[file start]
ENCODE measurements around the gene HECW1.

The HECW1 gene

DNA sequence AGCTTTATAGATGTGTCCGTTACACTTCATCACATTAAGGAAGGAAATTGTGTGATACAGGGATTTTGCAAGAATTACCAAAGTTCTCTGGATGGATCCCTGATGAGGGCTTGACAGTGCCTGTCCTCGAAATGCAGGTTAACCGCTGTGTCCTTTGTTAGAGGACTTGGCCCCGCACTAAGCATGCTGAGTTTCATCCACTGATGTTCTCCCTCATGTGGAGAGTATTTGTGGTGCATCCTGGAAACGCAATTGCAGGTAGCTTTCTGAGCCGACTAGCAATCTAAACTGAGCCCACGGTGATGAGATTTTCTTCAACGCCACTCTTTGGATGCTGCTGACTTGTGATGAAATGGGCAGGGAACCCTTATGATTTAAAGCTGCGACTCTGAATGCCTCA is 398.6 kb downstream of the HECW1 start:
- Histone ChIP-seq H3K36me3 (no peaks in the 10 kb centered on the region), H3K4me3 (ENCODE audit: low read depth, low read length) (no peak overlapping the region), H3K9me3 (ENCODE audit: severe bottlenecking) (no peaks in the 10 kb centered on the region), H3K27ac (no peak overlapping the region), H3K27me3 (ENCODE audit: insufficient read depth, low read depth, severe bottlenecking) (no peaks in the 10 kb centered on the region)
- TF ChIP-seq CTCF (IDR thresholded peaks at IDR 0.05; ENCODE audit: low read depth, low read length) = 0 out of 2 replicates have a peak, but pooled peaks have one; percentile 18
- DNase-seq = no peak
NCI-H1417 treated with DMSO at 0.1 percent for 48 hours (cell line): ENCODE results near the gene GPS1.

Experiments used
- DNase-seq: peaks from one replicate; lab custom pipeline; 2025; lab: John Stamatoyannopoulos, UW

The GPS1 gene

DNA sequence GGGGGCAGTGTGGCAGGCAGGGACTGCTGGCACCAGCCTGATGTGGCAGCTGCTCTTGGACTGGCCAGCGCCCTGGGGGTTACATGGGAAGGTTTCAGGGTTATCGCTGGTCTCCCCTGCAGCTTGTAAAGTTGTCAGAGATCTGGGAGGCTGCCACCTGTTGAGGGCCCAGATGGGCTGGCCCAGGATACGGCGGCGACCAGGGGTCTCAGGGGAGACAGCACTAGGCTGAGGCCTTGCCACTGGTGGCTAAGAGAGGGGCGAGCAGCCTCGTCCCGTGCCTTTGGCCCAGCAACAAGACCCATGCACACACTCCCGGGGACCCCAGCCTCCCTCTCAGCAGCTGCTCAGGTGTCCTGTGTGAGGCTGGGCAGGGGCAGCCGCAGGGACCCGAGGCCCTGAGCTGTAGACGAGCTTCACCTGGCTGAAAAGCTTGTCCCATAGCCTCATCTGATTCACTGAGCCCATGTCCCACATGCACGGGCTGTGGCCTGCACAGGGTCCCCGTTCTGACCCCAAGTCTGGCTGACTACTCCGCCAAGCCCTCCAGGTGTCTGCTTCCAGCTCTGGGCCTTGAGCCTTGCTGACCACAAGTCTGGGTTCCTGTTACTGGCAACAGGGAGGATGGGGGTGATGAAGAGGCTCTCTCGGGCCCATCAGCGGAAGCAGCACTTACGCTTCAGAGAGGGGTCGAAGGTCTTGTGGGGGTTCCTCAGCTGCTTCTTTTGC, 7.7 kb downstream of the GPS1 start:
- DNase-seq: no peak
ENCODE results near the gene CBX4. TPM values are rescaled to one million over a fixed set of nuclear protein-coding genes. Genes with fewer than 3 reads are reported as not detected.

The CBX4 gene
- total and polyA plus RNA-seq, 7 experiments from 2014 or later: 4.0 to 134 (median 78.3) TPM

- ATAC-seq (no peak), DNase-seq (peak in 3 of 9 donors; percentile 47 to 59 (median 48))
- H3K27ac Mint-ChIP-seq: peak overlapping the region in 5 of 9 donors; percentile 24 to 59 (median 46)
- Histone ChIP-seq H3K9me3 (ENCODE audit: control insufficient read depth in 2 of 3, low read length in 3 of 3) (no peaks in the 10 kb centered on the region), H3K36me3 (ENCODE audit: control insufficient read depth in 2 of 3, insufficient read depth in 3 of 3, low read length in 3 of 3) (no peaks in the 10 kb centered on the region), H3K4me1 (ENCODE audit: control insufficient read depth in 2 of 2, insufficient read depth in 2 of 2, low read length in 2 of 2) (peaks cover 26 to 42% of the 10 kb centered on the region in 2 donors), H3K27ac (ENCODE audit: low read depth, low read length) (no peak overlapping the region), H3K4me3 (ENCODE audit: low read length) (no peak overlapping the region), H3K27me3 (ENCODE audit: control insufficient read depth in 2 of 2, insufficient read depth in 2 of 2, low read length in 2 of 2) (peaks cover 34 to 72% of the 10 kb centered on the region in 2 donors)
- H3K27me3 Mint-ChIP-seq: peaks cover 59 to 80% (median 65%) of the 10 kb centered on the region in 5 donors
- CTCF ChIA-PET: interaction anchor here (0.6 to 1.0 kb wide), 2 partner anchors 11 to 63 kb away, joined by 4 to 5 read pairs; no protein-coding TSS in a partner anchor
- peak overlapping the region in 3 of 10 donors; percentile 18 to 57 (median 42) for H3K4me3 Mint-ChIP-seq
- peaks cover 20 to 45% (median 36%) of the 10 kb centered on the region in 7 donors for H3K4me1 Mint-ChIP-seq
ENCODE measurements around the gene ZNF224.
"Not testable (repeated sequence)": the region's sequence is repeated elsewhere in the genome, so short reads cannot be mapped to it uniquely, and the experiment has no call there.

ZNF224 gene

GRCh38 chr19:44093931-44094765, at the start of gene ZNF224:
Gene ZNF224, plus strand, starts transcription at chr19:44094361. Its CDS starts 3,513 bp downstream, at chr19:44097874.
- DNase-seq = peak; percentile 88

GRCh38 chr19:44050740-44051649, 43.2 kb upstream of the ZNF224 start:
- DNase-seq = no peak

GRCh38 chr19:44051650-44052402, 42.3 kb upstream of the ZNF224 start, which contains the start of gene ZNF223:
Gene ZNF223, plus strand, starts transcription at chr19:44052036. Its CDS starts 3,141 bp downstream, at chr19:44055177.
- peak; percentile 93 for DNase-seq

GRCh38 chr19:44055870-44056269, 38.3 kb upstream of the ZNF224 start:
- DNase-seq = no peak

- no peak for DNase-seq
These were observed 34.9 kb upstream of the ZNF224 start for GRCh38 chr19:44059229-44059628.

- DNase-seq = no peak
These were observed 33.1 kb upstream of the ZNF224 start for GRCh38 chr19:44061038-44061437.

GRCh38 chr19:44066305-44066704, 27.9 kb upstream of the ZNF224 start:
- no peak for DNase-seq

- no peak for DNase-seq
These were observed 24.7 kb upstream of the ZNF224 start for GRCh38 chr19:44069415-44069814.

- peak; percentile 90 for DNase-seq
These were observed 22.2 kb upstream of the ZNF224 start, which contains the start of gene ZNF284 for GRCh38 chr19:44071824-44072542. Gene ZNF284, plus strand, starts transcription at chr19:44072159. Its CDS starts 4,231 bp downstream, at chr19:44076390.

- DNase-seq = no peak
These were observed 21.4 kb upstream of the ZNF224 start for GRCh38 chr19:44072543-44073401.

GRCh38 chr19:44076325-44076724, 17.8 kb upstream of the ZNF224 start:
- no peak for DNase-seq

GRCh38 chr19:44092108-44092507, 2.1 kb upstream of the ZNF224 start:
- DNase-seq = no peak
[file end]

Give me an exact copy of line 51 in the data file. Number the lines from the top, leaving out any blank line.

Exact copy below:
- DNase-seq = no peak